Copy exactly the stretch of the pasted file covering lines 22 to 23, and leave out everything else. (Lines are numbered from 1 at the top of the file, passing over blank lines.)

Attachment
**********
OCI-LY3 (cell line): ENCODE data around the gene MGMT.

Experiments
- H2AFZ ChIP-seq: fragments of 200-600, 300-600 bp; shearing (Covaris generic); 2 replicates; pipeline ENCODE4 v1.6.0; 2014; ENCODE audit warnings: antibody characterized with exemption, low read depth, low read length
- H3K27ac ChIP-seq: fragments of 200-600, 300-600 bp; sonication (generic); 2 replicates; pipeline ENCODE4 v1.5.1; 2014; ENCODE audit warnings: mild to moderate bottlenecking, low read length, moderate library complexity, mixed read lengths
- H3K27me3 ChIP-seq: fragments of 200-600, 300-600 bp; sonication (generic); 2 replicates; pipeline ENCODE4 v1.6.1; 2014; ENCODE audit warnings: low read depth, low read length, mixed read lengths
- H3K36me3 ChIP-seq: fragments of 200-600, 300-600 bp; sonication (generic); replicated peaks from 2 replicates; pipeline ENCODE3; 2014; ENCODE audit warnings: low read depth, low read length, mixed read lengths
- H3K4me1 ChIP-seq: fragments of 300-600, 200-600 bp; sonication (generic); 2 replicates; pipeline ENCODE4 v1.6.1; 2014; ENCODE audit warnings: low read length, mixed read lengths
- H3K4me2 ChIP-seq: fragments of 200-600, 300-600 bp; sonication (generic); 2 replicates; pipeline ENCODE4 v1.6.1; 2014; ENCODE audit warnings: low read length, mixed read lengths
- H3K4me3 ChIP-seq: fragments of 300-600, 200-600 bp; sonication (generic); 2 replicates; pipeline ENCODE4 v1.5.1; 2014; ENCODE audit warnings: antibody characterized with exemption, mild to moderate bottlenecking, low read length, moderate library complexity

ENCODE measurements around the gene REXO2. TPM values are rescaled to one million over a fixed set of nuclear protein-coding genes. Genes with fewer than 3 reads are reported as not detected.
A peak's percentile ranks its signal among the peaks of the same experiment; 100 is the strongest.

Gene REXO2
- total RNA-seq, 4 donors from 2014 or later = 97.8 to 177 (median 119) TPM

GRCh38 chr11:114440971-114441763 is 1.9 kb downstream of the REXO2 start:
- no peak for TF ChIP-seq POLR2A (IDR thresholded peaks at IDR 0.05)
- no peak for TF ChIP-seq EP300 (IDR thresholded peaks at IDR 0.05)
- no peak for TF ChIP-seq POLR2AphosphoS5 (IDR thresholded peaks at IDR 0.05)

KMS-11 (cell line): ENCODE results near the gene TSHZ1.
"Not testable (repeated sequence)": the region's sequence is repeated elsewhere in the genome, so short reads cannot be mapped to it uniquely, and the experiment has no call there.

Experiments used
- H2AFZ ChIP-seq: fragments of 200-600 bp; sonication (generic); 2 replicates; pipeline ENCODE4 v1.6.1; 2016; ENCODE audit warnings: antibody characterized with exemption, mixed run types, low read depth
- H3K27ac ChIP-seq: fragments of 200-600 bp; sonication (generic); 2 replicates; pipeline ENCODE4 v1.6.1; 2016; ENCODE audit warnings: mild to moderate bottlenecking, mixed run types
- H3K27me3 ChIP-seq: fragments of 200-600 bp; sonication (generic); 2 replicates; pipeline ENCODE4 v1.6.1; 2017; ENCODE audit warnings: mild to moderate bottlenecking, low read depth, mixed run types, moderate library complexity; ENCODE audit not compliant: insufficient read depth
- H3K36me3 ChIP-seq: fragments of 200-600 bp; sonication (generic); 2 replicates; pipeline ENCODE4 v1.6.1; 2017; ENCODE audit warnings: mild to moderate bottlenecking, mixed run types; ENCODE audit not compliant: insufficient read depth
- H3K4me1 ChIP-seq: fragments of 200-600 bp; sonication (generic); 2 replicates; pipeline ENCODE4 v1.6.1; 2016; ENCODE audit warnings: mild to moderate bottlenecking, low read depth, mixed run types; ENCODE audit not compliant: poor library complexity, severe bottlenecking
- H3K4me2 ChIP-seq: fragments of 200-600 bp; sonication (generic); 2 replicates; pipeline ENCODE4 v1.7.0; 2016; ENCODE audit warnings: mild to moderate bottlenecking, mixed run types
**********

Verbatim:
- H3K27ac ChIP-seq: fragments of 200-600 bp; sonication (generic); 2 replicates; pipeline ENCODE4 v1.6.1; 2016; ENCODE audit warnings: mild to moderate bottlenecking, mixed run types
- H3K27me3 ChIP-seq: fragments of 200-600 bp; sonication (generic); 2 replicates; pipeline ENCODE4 v1.6.1; 2017; ENCODE audit warnings: mild to moderate bottlenecking, low read depth, mixed run types, moderate library complexity; ENCODE audit not compliant: insufficient read depth